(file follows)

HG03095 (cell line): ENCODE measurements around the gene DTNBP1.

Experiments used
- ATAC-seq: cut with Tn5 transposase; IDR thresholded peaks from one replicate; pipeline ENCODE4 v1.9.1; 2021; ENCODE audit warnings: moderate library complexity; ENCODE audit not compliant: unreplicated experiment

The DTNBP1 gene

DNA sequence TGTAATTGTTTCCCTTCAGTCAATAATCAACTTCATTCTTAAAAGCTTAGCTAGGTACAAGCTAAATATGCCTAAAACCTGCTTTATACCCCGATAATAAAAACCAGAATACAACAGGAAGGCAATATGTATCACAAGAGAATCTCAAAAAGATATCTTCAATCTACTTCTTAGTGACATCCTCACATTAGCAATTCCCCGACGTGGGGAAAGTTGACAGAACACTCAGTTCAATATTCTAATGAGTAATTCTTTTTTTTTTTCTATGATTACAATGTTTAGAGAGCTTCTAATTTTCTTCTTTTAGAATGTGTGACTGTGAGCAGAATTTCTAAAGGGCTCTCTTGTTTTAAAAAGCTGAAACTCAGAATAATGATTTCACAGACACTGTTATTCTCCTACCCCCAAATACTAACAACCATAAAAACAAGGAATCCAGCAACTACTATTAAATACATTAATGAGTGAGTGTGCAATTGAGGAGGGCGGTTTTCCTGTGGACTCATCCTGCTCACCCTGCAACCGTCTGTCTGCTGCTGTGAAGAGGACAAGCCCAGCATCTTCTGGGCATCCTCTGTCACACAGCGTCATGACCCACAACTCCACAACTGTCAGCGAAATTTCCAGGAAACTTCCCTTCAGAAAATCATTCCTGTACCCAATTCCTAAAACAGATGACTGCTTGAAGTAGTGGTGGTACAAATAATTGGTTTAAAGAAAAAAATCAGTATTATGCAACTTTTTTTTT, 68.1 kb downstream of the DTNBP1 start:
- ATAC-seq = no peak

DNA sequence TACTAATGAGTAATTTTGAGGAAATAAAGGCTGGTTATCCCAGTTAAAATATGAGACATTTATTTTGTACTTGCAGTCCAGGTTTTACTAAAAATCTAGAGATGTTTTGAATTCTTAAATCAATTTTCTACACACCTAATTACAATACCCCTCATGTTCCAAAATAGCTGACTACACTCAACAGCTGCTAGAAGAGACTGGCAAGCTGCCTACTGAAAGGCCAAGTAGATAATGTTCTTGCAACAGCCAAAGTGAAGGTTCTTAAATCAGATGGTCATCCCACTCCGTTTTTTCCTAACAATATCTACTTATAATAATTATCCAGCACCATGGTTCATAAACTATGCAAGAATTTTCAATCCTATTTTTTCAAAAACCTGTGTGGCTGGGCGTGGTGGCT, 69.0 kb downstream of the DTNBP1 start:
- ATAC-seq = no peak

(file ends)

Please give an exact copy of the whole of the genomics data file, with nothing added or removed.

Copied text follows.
HG03095 (cell line): ENCODE measurements around the gene DTNBP1.

Experiments used
- ATAC-seq: cut with Tn5 transposase; IDR thresholded peaks from one replicate; pipeline ENCODE4 v1.9.1; 2021; ENCODE audit warnings: moderate library complexity; ENCODE audit not compliant: unreplicated experiment

The DTNBP1 gene

DNA sequence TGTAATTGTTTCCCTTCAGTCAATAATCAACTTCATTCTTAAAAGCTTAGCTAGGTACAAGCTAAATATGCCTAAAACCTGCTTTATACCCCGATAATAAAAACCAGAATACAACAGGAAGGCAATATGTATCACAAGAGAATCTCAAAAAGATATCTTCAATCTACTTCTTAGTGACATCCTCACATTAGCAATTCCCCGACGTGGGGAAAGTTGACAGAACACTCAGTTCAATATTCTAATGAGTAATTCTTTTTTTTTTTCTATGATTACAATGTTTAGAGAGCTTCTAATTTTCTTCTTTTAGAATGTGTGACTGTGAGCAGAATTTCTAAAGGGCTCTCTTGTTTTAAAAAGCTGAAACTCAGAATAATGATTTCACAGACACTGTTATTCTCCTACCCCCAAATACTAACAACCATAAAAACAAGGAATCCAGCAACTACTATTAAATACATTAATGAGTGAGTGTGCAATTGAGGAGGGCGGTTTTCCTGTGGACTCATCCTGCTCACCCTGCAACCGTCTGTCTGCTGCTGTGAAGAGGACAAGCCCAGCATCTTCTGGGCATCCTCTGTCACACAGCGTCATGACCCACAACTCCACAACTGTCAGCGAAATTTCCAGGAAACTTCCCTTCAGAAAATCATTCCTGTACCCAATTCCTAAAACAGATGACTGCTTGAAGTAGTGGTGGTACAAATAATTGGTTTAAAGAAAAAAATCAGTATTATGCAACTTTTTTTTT, 68.1 kb downstream of the DTNBP1 start:
- ATAC-seq = no peak

DNA sequence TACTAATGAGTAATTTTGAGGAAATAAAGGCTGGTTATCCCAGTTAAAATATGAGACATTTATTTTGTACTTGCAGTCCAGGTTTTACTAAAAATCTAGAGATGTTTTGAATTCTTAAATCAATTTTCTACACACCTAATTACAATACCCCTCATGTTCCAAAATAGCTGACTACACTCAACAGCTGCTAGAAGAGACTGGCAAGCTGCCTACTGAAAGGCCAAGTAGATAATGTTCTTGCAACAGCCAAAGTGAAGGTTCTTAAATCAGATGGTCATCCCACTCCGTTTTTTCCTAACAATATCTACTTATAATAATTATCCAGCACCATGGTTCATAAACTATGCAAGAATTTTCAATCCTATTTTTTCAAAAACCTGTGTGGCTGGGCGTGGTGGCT, 69.0 kb downstream of the DTNBP1 start:
- ATAC-seq = no peak